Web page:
Pakistan's ranking soars higher on most corrupt nations list

Last Updated: Thu, Dec 06, 2012 09:20 hrs

Pakistan's ranking on the Corruption Perception Index (CPI) has shot up from the 42nd position in 2011 to 33rd in 2012 as the most corrupt country.

Releasing the global index, Transparency International Pakistan (TIP) chairman Advocate Sohail Muzaffar said the country had scored 27 points and had been placed at 139th position among 176 countries, reports The Dawn.

Muzaffar said that on November 28 this year Pakistan had also been declared the seventh most corrupt country out of 97 in the rule of law index of 2012, which, he said, was a clear indicator of the fact that corruption in Pakistan was clearly othe rise.

Quoting the Chairman National Accountability Bureau (NAB), Muzaffar said that daily corruption in Pakistan was to the tune of Rs 7 billion. This, he said, meant that within five years, if the trend were allowed to continue unchecked, corruption would touch the Rs 12,600 billion mark.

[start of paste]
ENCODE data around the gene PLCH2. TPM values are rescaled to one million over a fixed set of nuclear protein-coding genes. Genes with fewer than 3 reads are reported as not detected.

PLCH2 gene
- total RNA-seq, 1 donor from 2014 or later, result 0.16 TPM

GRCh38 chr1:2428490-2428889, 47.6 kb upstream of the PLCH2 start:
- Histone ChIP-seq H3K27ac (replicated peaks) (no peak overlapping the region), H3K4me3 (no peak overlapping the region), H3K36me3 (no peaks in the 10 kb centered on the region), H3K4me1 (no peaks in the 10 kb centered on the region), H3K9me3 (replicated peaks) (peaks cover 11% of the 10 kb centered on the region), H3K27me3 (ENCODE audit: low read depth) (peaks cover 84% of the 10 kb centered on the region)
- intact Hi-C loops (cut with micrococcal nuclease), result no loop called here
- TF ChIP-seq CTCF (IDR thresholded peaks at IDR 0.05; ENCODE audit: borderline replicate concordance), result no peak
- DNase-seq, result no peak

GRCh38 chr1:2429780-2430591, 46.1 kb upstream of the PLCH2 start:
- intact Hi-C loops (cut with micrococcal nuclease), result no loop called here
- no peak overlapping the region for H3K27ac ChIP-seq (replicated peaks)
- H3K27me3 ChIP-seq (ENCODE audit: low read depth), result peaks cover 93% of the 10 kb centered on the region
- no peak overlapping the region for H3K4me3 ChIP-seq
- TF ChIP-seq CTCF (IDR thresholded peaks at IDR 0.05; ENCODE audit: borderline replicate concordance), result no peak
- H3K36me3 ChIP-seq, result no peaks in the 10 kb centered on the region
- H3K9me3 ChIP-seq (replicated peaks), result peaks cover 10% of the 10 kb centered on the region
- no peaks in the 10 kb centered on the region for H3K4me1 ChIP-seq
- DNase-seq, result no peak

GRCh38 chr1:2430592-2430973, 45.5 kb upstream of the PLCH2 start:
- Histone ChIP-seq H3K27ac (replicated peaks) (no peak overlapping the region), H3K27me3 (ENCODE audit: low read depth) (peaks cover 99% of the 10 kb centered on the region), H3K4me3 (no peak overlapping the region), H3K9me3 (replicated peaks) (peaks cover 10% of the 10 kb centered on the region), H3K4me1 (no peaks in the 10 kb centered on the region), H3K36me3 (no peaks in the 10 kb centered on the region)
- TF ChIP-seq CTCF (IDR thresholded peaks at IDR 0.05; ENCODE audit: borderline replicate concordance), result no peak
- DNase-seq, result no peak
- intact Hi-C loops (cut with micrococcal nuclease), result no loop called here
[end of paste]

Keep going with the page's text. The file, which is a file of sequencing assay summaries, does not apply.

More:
Bhutan has the best record in the region.

About two-thirds of the 176 countries scored below 50, on a scale from 0 (perceived to be highly corrupt) to 100 (perceived to be very clean), showing that public institutions need to be more transparent, and powerful officials more accountable.

Denmark, Finland and New Zealand tied for first place with scores of 90, helped by strong access to information systems and rules governing the behaviour of those in public positions.

TI chair Huguette Labelle said: "A growing outcry over corrupt governments forced several leaders from office last year, but as the dust has cleared it has become apparent that the levels of bribery, abuse of power and secret dealings are still very high in many countries. TI's CPI 2012 shows corruption continues to ravage societies around the world."

"Governments need to integrate anti-corruption actions into all public decision-making. Priorities include better rules on lobbying and political financing, making public spending and contracting more transparent and making public bodies more accountable to people," Labelle added. (ANI)

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